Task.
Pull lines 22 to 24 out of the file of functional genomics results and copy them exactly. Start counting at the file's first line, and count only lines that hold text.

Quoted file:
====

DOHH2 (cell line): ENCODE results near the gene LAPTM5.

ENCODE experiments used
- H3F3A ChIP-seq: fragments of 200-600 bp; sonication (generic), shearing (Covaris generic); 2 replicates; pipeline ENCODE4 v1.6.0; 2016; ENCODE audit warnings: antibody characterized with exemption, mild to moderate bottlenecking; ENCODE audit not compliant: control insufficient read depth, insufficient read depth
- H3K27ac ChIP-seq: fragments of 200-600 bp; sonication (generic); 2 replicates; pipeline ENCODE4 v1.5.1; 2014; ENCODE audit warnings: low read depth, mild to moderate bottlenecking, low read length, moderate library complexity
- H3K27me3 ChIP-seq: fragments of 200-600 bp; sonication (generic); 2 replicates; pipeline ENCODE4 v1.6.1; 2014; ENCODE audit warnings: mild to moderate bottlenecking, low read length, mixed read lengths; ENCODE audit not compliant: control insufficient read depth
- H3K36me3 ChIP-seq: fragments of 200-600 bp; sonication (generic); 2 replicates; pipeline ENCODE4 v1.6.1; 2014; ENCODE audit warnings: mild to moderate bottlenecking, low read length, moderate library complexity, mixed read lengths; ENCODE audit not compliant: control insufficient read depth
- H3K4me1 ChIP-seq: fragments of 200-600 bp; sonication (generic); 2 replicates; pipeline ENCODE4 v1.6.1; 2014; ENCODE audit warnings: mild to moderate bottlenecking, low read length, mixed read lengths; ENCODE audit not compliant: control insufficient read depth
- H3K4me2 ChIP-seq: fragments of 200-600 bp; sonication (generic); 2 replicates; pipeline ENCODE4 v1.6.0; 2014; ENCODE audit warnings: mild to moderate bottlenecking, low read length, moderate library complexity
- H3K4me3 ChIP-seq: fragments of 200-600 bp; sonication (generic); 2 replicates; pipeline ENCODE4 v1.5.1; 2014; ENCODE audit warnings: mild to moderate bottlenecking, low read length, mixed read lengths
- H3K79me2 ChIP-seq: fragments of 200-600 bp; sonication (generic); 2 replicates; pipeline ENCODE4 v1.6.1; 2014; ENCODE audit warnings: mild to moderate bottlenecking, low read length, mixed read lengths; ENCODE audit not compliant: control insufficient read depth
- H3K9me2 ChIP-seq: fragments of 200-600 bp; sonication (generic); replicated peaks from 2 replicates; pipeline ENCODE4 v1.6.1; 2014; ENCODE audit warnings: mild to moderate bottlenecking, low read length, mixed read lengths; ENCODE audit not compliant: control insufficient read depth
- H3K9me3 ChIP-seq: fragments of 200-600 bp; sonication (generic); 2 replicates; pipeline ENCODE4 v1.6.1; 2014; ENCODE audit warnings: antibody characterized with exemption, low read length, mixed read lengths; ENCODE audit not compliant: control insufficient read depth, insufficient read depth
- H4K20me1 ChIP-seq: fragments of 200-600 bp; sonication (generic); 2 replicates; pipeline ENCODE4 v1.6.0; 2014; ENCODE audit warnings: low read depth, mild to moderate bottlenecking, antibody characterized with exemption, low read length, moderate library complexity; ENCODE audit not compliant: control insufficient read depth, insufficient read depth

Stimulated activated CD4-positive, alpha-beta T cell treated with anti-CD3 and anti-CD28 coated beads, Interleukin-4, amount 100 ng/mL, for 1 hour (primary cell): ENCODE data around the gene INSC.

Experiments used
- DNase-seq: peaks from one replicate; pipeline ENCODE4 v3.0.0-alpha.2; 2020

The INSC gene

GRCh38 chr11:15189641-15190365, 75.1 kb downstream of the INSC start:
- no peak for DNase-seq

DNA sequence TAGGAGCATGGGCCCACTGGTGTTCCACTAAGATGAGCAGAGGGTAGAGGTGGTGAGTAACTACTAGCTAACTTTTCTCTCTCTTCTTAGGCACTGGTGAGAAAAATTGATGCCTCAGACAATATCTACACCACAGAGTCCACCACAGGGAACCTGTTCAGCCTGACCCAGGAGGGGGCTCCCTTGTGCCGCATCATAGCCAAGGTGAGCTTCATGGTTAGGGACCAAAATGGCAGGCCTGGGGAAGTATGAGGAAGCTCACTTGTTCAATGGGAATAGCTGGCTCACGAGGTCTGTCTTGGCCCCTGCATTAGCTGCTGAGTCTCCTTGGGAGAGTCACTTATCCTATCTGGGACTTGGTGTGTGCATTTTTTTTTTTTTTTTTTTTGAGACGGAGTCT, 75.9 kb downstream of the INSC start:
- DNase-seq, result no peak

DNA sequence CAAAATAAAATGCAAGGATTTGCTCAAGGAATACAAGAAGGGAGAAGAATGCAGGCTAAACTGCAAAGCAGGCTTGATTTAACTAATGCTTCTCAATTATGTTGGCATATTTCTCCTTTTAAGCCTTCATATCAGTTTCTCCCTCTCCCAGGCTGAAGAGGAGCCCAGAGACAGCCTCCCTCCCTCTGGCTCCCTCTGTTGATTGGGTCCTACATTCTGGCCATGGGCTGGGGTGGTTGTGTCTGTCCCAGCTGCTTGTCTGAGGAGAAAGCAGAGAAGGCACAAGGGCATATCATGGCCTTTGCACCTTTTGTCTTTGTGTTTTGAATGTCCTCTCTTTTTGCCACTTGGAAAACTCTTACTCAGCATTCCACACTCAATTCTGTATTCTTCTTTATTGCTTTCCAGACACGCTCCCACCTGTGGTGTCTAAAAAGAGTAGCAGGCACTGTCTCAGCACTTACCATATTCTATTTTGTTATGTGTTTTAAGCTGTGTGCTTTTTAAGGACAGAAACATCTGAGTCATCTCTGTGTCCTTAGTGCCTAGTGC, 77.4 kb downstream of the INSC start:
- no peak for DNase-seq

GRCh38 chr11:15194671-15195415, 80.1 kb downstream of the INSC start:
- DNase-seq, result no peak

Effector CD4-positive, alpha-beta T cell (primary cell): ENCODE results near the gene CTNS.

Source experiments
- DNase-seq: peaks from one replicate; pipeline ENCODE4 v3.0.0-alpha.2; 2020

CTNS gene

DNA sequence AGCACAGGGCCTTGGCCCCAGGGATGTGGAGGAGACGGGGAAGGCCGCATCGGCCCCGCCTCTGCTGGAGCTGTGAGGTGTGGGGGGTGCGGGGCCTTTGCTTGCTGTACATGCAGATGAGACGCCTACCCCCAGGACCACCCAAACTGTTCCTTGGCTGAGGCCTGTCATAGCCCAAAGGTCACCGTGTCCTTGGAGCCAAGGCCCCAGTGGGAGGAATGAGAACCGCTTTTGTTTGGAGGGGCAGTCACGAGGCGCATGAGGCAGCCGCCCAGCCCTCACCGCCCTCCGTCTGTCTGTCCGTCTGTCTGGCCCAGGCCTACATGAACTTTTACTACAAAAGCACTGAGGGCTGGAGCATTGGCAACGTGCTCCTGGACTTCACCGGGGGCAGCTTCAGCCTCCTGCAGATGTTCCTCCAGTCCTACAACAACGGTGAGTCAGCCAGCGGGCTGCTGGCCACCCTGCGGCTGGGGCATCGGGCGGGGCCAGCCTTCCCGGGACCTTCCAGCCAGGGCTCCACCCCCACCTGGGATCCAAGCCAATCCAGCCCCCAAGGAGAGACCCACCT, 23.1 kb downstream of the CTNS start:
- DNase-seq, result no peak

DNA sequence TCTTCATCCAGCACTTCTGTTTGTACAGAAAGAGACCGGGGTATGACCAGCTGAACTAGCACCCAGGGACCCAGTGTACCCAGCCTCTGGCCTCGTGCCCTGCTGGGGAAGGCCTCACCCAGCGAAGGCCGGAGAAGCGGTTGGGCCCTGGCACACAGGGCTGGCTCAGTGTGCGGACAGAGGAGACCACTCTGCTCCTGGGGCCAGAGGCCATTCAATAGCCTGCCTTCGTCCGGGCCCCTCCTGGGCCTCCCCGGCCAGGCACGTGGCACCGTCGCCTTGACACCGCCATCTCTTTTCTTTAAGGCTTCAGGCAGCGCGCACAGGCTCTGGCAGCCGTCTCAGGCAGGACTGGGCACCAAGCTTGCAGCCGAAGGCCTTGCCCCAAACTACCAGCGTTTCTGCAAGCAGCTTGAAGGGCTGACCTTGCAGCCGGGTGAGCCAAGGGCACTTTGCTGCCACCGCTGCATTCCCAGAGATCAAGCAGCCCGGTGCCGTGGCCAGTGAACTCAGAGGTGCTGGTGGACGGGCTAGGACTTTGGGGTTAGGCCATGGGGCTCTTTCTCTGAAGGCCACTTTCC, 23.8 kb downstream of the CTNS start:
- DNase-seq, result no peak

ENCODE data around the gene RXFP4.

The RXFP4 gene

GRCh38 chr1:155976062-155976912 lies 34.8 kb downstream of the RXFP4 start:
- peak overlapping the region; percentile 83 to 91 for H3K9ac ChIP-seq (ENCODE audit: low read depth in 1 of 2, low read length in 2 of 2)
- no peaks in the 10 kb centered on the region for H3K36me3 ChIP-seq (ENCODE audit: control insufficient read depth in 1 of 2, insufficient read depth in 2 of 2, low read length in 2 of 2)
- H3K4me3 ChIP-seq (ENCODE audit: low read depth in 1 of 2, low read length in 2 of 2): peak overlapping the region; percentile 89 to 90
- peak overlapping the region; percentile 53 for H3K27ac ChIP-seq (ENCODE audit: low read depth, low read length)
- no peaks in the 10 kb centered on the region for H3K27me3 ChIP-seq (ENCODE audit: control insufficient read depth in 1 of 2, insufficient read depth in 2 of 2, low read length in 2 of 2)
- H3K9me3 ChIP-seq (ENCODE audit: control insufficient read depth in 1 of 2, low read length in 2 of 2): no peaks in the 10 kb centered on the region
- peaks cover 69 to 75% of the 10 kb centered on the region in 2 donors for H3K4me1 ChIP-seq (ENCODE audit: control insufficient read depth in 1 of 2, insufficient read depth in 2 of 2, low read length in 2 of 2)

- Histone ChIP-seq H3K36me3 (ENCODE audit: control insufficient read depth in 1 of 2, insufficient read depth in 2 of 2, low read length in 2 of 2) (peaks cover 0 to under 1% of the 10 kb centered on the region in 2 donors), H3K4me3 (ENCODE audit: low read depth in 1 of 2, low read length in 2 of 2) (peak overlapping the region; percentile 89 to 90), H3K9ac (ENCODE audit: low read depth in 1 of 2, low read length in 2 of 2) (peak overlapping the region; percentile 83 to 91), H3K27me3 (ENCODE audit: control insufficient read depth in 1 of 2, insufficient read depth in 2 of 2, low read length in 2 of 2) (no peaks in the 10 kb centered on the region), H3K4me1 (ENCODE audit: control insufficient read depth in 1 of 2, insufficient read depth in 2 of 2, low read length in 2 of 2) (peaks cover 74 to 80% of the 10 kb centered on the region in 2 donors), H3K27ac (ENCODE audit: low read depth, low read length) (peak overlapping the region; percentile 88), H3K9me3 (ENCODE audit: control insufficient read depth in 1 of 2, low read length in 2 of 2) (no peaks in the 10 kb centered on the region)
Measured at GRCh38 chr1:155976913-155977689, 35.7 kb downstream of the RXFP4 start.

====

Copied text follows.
DNA sequence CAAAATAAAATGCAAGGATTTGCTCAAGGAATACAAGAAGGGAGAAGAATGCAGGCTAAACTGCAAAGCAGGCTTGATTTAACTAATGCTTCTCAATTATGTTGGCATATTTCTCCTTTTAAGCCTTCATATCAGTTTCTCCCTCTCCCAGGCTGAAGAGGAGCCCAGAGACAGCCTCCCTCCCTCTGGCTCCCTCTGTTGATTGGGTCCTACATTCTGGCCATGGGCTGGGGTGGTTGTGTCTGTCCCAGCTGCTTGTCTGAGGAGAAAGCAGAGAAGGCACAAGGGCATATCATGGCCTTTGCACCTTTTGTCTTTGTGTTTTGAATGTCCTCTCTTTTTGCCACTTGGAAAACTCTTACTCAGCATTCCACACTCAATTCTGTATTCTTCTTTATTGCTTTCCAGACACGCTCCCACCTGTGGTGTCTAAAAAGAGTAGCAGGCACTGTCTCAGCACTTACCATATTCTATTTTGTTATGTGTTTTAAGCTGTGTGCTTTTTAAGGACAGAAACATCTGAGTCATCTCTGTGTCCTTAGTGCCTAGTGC, 77.4 kb downstream of the INSC start:
- no peak for DNase-seq

GRCh38 chr11:15194671-15195415, 80.1 kb downstream of the INSC start: